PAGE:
Prioritise your safety to avoid the possibility of further harm. Choose a safe place to go to and trusted people to be with.
After traumatic events, it's normal to find that you feel more anxious about your safety and others' safety too. Remember, you're not alone - our Support Workers and other community organisations are here to help you to work out the next steps you can take. We want everyone who has experienced a crime or traumatic event to feel safe and supported.
It's important to prioritise your safety. After traumatic events, it's normal to find that you feel more anxious about your safety and others' safety too. Remember, you're not alone - our Support Workers and other community organisations are here to help you to work out the next steps you can take. We want everyone who has experienced a crime or traumatic event to feel safe and supported.
If you or others have been injured, see a doctor, go to a hospital emergency department or call an ambulance on 111 regardless of whether you decide to report the incident or not.
A professional medical assessment can help your recovery and ensure physical safety.
Depending on the incident, consider having the doctor prepare a medical report that can be shared with police, if you are comfortable doing that.
We provide 24/7 free, confidential emotional and practical support and information to anyone affected by crime, suicide and traumatic events, including their whānau and witnesses. We are here for you in your time of crisis to help you feel empowered, make choices and access the services you need to feel safe and in control. We are here for you if you choose to report a crime and even if you don’t.
You can call us or visit our How we can help page to find out more about who we are, how we can help you and how to access our support.
If you have insurance, make an insurance claim as soon as you can. Your insurance company will explain what you need to do next. It may be making a list of missing or damaged items, keeping any damaged items in case they need to be assessed by the insurer or keeping receipts for the expenses resulting from the incident.
It’s common for insurance companies to investigate this kind of claim. You can help them by remembering and noting down as much as you can about any events leading up to or during the incident.
If you don't have insurance, it can take more time to get back on your feet, but support is available to help you cope through what’s happened.
Most people find that unexpectedly witnessing a crime or traumatic incident or discovering the aftermath is disturbing and distressing. Even if you weren’t physically harmed you may still be psychologically affected by what you have seen or heard.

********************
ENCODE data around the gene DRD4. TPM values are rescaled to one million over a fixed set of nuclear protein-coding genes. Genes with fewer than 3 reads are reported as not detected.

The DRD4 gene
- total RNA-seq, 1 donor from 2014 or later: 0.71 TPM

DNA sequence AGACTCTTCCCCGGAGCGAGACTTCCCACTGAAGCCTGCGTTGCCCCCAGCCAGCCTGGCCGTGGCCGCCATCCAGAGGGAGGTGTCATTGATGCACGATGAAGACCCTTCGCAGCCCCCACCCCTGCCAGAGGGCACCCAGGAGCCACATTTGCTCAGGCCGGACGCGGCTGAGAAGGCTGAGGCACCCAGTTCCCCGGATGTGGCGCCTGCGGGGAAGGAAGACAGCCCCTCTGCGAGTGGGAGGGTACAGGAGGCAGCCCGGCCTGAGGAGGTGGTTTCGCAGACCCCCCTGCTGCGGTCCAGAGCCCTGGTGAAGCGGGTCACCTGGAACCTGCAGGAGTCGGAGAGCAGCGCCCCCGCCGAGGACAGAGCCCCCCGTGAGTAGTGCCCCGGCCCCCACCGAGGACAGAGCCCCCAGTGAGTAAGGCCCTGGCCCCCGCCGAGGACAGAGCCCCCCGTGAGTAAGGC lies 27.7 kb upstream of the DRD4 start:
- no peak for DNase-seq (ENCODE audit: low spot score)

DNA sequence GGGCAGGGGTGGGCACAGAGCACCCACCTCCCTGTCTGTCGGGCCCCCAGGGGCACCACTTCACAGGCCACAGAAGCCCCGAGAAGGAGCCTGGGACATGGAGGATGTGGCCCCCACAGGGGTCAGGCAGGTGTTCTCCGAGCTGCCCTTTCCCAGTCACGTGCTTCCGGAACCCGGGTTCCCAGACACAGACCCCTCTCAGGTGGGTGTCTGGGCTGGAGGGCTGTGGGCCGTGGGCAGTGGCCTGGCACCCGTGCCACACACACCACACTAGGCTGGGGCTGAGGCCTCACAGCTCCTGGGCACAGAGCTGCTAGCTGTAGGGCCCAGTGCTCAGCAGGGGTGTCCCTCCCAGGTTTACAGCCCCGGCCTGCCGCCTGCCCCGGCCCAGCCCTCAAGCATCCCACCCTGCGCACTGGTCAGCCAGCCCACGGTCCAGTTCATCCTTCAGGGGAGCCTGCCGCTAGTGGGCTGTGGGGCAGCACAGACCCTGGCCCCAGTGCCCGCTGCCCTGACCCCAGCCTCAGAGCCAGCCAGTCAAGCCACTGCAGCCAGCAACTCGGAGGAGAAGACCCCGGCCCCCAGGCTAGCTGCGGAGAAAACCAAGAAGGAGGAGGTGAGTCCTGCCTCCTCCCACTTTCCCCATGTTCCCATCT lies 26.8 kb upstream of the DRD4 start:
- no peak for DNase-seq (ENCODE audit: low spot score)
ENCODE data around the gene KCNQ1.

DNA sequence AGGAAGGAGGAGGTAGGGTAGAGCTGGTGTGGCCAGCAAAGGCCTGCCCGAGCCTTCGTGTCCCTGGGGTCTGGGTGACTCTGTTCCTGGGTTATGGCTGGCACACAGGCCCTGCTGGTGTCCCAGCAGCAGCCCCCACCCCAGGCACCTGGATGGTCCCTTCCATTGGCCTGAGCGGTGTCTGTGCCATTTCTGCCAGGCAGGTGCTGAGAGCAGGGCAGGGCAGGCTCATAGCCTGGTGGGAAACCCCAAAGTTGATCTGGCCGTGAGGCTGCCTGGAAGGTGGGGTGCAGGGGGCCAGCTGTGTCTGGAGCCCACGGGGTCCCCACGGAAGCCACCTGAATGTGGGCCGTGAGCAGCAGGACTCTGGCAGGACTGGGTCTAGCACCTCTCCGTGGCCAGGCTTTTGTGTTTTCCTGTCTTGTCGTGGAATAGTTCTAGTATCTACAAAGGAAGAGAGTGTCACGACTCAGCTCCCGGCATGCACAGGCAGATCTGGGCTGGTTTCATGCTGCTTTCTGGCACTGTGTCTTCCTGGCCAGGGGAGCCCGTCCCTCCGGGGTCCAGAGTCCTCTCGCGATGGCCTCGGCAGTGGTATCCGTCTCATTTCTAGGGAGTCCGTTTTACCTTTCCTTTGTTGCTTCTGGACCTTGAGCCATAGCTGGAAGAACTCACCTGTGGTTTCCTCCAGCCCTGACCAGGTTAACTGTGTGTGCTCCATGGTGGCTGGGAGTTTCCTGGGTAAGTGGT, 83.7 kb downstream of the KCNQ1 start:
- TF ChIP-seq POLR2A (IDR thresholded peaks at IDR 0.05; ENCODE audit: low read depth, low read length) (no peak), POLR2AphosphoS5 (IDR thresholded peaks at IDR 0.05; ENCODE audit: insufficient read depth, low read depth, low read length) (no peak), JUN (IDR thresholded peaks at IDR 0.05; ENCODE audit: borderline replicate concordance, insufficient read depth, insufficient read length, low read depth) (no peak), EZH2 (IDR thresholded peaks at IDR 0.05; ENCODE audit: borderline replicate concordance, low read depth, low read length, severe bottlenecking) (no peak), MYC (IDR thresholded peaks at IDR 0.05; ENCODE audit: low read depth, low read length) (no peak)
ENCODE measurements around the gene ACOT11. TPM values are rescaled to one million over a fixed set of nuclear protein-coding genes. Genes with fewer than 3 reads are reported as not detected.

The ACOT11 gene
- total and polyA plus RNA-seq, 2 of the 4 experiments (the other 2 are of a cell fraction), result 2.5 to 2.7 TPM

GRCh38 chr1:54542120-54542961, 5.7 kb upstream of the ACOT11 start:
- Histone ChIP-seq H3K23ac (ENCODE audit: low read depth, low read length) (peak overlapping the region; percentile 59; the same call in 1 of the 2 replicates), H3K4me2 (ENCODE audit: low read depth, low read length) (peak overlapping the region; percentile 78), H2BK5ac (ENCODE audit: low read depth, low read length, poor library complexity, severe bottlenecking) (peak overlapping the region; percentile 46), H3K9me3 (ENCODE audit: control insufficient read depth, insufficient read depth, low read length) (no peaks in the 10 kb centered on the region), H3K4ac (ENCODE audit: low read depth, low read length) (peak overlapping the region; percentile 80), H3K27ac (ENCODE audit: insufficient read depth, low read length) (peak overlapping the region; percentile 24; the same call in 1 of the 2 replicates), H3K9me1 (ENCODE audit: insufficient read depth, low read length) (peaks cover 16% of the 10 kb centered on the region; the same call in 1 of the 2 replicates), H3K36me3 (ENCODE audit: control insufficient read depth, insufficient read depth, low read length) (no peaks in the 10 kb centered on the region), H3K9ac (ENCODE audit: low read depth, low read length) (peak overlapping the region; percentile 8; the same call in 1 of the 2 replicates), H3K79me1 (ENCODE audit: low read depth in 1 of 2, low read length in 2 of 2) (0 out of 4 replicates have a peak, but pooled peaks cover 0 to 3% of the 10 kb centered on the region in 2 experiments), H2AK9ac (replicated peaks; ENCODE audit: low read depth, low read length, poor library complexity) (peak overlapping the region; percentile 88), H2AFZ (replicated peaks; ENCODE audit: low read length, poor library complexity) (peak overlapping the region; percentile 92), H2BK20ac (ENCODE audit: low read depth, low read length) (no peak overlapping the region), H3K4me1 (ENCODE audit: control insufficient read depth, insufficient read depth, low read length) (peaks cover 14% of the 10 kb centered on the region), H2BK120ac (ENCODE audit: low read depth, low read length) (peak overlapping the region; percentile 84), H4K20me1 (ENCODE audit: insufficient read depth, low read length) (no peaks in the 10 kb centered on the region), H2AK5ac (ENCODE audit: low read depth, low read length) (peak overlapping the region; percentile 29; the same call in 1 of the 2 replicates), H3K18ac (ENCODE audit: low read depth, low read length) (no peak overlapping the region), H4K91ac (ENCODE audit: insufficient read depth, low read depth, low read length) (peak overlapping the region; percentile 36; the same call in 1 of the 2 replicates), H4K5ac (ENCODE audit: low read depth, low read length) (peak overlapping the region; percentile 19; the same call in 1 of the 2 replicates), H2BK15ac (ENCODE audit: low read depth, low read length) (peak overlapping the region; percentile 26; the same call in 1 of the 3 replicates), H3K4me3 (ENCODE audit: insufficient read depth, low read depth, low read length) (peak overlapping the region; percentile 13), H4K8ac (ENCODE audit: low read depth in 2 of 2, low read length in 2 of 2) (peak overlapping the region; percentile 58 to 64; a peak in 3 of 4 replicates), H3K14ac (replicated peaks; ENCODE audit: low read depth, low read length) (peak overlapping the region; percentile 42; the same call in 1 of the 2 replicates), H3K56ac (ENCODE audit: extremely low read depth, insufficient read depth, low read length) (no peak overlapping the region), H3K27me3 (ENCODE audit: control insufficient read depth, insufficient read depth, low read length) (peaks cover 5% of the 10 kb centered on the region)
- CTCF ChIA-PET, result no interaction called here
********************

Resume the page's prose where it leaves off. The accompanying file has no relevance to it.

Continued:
Witnesses often experience a wide range of strong reactions including shock and disbelief, fear, horror, helplessness, anger or grief. You may be overwhelmed or perhaps numb and unable to feel anything at first. You may find you're asking yourself if you could have prevented it, done something different, or helped. You may replay the events in your mind and find it hard to stop distressing thoughts and images. It is common to feel guilty that you witnessed or discovered something so major in someone else’s life and that you were physically unharmed.
It is important to recognise that just because you weren’t directly involved, it doesn’t mean you won’t be affected by what happened. We are here for you if you need support.
For many, a ceremonial blessing of the site where a person has died is an essential part of processing the loss. It acknowledges of the spiritual impact of the tragedy and protects and guides the spirit of the deceased. It respects and honours the dignity of the deceased person, their family, whānau, and community.
For Māori, it can include lifting of the tapu on the site and karakia. Other cultural and faith groups have their own unique blessing ceremonies. Some family or whānau members may choose to visit the scene and be part of a blessing ceremony and others may not. They may prefer to hold a private blessing or open it to whomever would like to come, including from the community.
If you are an immediate family or whānau member wishing to organise a blessing for the site, you could contact your kaumātua, local marae, church or faith centre, the police officer who has been working with you, a Police Iwi Liaison Officer, or speak to a Support Worker.
If you don't personally know the family or whānau but witnessed or discovered the incident, you can speak to a Support Worker if you'd like to attend a blessing, provided it is open to the public and the family or whānau are comfortable with that.
Call the police non-emergency number on 105
Fill in a New Zealand Police 105 report